JP Morgan warns investors to sell this ‘clean energy’ stock, already down 40%

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Bloomenergy

What was once one of the most interesting clean energy stocks in the market has now lost almost half of its market value in a single day. Bloom Energy (NYSE: BE), a company which makes fuel cells used for commercial backup power, used to be an extremely exciting unicorn valued at over $1 billion when it was private.

After going public in July 2018, the stock rose from $15 to as high as $38 per share, giving Bloom a market cap of $6 billion. As of today, however, the stock dropped by 40 percent after the company warned that investors shouldn’t expect profits for 2020.



The company reported their Q2 2019 operating results, where they reported a significant surge in revenue, but also warned shareholders that the future would see neutral growth at best. Specifically, new climate change laws in California and New York that exclude natural-gas fuel cells from state subsidies. Many analysts have already cut-price targets and expectations for the once highly anticipated company.

In all honesty, the idea that Bloom Energy exists as a business only because of generous subsidies isn’t surprising. Investors were well aware of the company’s dependence on state subsidies as far back as the IPO.

Even worse, the company’s fuel cell technology was already becoming outdated in comparison to lithium-ion batteries for energy storage applications. In a free market, Bloom Energy will have trouble competing against this more modern technology.

On the earnings call, Chairman and CEO K.R. Sridhar tried his best to comfort investors, doing his best to suggest to shareholders that demand for natural-gas-powered fuel cells will remain strong.

He went on to say that most energy power grids aren’t capable of providing 24/7 reliable electricity, and most of these systems can’t withstand the consequences of a bout of extreme weather, a reason which he feels will guarantee that there still will be demand for Bloom’s fuel cells.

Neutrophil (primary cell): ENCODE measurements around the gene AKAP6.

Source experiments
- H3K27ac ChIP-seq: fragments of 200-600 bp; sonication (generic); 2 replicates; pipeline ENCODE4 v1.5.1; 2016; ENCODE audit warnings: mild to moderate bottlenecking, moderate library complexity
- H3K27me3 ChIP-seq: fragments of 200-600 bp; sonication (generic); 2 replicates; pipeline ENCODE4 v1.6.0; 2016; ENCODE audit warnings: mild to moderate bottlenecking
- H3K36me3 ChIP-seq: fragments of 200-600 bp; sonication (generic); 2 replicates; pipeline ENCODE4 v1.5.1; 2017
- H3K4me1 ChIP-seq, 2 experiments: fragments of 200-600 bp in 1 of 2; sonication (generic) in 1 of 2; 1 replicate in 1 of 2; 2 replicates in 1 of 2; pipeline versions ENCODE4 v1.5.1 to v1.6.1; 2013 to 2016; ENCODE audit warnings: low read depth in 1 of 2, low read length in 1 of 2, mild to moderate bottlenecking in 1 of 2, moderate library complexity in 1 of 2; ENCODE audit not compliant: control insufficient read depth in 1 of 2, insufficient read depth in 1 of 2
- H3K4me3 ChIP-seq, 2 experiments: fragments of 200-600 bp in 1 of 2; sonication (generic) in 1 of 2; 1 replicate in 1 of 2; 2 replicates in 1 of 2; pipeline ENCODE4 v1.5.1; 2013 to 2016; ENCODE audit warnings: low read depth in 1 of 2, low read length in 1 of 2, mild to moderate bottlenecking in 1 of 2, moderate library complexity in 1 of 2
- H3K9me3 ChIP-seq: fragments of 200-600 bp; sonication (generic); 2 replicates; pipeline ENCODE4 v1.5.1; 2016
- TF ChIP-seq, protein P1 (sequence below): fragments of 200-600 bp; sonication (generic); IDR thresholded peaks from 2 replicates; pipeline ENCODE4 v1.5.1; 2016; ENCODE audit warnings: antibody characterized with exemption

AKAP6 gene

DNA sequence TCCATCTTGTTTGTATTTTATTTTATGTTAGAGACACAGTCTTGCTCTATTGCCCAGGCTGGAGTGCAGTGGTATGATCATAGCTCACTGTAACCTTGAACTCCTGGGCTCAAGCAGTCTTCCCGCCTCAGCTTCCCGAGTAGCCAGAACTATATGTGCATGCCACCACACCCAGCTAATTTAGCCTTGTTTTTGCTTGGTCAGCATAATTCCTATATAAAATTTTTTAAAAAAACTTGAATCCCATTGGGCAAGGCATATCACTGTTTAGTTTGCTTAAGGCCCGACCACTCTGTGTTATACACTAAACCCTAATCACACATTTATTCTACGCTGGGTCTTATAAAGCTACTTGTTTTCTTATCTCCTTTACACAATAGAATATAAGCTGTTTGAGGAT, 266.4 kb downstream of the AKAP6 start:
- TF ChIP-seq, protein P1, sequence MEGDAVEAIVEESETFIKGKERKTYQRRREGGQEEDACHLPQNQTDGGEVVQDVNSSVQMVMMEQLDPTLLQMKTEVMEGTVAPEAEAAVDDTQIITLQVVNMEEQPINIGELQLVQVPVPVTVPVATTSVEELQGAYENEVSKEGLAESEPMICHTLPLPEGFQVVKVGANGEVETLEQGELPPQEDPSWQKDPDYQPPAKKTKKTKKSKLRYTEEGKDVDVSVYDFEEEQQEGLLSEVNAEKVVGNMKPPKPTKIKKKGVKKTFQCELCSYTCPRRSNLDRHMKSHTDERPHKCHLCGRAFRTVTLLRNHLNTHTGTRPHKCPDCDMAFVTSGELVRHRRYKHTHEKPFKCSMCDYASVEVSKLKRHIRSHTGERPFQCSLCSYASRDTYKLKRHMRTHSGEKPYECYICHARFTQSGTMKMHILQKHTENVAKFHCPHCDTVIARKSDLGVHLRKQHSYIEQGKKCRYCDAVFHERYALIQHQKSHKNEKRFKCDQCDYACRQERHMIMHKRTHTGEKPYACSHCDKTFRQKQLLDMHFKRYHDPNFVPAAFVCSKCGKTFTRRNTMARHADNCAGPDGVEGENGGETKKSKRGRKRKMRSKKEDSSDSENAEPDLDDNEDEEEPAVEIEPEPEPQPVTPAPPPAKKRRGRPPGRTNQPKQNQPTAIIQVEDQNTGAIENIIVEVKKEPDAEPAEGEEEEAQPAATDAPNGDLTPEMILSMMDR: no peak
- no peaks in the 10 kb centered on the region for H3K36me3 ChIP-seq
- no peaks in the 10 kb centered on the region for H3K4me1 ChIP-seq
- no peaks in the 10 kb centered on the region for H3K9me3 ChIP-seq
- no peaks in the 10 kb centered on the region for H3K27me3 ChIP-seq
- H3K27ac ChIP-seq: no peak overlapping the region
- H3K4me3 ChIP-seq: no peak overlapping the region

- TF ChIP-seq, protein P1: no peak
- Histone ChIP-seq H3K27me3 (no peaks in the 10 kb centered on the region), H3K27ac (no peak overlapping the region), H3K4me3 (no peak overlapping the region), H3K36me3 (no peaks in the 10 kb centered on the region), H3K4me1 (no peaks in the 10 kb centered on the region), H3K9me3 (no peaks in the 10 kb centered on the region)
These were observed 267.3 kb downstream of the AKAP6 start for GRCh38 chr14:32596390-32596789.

However, most investors and analysts weren’t persuaded by Sridhar’s efforts. JP Morgan analyst Paul Coster wrote in a research note on Tuesday where he warned this was a terrible blow for the company. “The Green New Deal debate has caused commercial end-customers to hit the pause button on gas investments,” going on to say that the development “also has implications for the gas utilities and pipeline companies.” While the analyst still retains his “overweight” rating for the stock, he significantly cut his target price down from $33 to $18, warning investors that further declines are on the horizon. “The stock will likely be in the penalty box until visibility improves.”

Shares of Bloom Energy fell by 40.3 percent on Tuesday, ending the day at $4.6 per share.

Bloom Energy Company Profile

Bloom Energy Corp is engaged in providing electric power solutions. The solution of the company includes bloom energy server which is a stationary power generation platform to provide uninterrupted power. It earns revenue from sale and installation of its energy servers to direct and lease customers, provides services under its operations and maintenance contracts, and by selling electricity to customers under PPA agreements. – Warrior Trading News

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